Philadelphia classical music events, discussion, and directory
A new initiative to present cultural events at The William Way LGBT Community Center in Philadelphia was described by David Patrick Sterns in Philly.com in January. Their first event, a piano recital by Ching-Yun Hu, sold out and attendance at the May 14th recital by EnSemBle M was also very good. This remarkable success for a new series may be due to their selection of high caliber musicians with strong ties to well known local institutions. EnSemBle M was recently formed by Judy Geist, violist of the Philadelphia Orchestra, and graduate of the Curtis Institute of Music. In fact all the members in last night's ensemble had connections to one or both of these institutions.
Judy Geist, viola, Curtis and Philadelphia Orchestra
Carol Cole, violin, Curtis
David Cole, cello, Curtis, and son of Orlando Cole
Amy Oshiro-Morales, violin, Philadelphia Orchestra
Ricardo Morales, principal clarinet, Philadelphia Orchestra
in addition, Chris Barlett, executive directory of William Way played piano accompaniment for Geist in a Bach Sonata
The Curtis Institute and The Philadelphia Orchestra are known for the lush sound in their string sections, and that common training was abundantly clear in the string trio comprised of the Coles and Geist. They performed Ernő Dohnányi's Serenade, Opus 10 with such warm tones that it was as if the wooden bodies of their instruments were singing on their own. Any harsh sounds that could be produced with horse hair on steel strings seemed to be completely absent.
It was also clear that decades of performances had not diminished the individual musician's fire and passion for the music. I recall my disappointment when my grandfather, double bass, Los Angeles Philharmonic, described his role as a "job". With 150 concerts or more per year for a major professional orchestra, musicians will almost surely perform works that they don't like; experience nights when they're not at the top of their game; and perhaps rely on others in their section to make up for a mediocre performance. A string trio; the leanest ensemble possible for a full tonal range for stringed instruments, requires all of its members to perform at their peak as there's no room to hide. The EnSemBle M Trio met this challenge with passion, style, and impeccable technique.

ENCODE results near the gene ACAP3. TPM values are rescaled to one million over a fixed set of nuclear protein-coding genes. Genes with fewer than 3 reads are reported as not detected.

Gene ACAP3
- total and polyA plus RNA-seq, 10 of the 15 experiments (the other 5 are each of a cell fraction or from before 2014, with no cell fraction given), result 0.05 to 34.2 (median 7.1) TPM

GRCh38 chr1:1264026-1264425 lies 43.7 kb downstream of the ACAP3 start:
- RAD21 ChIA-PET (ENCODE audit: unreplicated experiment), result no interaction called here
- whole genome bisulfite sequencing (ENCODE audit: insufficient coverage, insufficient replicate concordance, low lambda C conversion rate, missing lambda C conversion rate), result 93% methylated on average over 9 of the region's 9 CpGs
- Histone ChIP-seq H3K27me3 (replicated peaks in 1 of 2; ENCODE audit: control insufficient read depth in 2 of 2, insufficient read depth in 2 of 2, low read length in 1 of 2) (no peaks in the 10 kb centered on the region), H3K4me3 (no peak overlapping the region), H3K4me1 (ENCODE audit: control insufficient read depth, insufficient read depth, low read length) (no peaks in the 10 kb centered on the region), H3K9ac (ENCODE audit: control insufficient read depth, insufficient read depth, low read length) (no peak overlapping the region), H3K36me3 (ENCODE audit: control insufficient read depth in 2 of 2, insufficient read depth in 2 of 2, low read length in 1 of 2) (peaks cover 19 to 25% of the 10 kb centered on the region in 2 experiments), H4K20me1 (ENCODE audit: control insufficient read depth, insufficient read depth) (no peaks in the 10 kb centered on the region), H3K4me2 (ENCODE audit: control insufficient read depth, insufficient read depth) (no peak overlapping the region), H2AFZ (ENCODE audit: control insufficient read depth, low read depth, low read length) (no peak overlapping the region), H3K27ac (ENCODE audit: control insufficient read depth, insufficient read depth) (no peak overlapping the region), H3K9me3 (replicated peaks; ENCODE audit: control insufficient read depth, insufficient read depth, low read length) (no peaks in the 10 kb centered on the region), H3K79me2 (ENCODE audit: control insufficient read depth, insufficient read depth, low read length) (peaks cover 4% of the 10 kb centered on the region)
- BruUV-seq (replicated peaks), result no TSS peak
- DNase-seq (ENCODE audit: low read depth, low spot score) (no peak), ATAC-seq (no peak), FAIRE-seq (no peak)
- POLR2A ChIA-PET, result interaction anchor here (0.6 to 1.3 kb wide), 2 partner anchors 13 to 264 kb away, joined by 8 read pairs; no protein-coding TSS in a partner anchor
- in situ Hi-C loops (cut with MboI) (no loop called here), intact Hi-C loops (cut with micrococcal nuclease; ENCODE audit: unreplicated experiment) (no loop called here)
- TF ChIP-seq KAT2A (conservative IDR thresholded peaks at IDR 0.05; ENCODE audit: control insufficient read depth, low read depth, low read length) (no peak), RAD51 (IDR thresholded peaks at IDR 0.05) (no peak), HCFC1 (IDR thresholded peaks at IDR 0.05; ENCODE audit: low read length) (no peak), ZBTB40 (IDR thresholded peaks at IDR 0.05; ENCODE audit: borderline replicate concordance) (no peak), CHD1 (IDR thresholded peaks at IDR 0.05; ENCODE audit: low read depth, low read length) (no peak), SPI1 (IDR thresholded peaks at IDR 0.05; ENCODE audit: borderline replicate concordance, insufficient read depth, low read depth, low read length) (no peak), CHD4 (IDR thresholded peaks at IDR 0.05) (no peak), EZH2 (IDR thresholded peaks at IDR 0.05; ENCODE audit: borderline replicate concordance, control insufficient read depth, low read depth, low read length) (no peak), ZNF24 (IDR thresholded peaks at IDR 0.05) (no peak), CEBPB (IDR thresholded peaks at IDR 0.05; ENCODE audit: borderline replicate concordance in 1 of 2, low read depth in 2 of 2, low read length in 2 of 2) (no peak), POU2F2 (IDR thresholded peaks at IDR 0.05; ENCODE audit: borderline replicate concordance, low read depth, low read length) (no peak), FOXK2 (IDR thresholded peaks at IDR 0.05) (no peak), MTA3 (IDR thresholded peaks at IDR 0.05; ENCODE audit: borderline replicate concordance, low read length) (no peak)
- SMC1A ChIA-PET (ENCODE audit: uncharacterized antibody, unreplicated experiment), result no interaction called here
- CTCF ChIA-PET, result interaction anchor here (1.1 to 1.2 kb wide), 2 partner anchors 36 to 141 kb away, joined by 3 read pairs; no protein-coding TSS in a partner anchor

The final work of the night, Brahms' Clarinet Quintet in B minor, included world renowned Ricardo Morales, clarinet, and his wife, Amy Oshiro-Morales, violin. It was truly a rare treat to hear such extraordinary musicians in a chamber setting. It was also obvious that they not only enjoyed the music selections, but thoroughly enjoyed playing together. Their performance ended with heartfelt hugs, genuine smiles, and an extended and joyous applause from the audience. The musicians remained in the room graciously greeting audience members in an informal reception following the performance. Williams Way is off to a great start so keep your eyes open for future events at their convenient location just off of Broad Street.